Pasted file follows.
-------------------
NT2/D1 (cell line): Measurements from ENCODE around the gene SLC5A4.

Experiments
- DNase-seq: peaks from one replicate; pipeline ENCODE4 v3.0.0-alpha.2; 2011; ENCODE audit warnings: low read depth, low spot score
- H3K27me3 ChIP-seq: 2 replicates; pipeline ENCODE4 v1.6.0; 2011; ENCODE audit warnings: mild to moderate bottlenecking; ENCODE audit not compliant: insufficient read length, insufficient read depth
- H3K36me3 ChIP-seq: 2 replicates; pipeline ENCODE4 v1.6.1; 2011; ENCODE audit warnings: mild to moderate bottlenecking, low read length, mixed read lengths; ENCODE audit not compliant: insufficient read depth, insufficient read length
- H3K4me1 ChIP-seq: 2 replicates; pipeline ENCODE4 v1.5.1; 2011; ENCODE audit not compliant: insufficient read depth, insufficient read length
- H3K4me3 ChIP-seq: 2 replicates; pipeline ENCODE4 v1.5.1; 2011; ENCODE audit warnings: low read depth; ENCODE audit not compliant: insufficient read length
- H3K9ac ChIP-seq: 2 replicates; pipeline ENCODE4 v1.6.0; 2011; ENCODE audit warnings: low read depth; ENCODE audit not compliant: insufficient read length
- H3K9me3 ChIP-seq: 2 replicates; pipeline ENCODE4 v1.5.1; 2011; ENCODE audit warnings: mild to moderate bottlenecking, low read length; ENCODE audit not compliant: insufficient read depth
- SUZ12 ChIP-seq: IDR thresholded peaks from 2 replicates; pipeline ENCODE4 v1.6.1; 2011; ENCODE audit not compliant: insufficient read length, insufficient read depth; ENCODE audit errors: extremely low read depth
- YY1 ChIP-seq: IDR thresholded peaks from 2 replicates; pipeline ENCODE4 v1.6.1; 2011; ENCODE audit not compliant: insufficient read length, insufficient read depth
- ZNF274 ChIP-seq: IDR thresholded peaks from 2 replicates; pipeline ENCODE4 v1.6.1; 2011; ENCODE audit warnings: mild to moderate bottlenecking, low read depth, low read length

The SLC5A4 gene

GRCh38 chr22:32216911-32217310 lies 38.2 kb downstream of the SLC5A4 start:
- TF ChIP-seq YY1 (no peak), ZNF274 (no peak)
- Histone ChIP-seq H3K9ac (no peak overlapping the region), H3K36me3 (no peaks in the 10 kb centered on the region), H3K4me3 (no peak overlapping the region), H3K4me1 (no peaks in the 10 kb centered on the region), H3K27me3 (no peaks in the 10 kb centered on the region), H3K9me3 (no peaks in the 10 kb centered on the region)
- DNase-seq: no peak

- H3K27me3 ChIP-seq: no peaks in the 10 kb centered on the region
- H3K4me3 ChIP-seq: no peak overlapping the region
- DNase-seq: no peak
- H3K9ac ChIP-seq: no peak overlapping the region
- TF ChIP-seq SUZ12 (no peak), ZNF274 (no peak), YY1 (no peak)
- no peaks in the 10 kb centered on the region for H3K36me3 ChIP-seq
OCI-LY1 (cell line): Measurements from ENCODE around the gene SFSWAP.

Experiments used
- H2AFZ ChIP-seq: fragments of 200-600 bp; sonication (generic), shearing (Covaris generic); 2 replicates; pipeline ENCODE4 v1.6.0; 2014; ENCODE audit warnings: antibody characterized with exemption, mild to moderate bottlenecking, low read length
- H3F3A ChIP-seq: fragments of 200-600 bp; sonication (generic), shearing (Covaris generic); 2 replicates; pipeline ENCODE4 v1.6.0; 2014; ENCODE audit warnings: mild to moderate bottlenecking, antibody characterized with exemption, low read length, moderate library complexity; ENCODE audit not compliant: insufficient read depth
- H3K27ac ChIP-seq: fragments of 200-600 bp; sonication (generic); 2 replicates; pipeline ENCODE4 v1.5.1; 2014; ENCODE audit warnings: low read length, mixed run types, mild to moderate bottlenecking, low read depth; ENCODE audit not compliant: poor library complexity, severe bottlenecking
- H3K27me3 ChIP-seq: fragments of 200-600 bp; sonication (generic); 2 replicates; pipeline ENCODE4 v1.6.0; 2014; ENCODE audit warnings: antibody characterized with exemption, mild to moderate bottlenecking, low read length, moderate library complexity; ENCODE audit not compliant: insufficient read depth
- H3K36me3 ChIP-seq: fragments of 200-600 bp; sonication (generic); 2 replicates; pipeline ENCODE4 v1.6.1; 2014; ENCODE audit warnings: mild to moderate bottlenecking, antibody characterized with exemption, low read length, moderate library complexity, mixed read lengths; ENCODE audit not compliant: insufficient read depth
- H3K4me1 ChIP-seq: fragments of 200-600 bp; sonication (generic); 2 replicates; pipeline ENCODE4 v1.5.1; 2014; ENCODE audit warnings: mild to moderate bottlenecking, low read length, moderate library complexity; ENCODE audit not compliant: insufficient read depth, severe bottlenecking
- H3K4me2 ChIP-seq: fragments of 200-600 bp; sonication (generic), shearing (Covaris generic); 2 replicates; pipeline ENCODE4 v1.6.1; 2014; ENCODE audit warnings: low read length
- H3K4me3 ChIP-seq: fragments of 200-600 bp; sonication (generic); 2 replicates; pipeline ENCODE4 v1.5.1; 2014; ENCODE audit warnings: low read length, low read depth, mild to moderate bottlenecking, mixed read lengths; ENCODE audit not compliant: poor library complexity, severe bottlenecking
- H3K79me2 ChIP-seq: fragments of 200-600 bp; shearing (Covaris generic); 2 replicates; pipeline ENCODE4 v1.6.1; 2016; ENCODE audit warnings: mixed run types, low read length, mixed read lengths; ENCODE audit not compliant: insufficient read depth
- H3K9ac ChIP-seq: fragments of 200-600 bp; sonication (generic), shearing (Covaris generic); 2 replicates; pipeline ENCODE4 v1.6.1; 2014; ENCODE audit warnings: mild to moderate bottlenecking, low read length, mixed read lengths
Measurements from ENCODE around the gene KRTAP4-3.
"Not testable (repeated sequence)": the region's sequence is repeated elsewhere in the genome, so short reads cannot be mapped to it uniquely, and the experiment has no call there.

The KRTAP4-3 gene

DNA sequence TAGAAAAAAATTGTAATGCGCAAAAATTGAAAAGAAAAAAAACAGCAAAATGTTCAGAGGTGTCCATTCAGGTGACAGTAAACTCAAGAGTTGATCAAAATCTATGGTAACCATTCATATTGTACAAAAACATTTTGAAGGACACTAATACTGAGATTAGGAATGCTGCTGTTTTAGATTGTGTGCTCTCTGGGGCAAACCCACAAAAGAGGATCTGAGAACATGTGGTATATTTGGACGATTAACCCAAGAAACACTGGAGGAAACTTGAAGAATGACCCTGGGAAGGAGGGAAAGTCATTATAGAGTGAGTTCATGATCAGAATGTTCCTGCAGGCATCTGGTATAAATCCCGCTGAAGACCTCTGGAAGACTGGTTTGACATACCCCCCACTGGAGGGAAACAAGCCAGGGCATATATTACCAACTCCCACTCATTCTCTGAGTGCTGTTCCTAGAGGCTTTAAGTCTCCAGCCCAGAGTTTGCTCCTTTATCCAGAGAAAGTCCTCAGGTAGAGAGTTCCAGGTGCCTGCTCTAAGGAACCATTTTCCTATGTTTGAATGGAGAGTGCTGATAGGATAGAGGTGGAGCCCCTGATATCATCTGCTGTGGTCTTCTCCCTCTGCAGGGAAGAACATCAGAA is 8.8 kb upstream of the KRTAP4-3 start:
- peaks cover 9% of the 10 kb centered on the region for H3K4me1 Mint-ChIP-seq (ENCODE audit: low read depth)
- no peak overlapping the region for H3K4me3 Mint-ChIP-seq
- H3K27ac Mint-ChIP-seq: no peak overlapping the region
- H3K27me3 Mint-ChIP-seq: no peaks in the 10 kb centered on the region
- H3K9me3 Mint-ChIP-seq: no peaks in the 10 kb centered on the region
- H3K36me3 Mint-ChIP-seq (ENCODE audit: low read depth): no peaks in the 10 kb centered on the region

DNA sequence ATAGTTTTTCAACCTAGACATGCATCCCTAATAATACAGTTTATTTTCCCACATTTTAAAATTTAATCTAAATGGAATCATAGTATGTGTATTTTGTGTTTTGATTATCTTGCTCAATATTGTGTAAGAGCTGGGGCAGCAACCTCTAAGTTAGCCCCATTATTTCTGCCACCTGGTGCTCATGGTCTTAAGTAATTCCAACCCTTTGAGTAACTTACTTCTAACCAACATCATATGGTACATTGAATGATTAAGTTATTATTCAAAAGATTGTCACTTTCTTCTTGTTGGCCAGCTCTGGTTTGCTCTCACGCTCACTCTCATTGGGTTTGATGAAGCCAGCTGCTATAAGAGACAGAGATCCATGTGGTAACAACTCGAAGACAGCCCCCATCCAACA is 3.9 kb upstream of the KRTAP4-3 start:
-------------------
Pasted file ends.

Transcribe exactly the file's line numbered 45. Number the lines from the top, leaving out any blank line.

- H3K36me3 Mint-ChIP-seq (ENCODE audit: low read depth): no peaks in the 10 kb centered on the region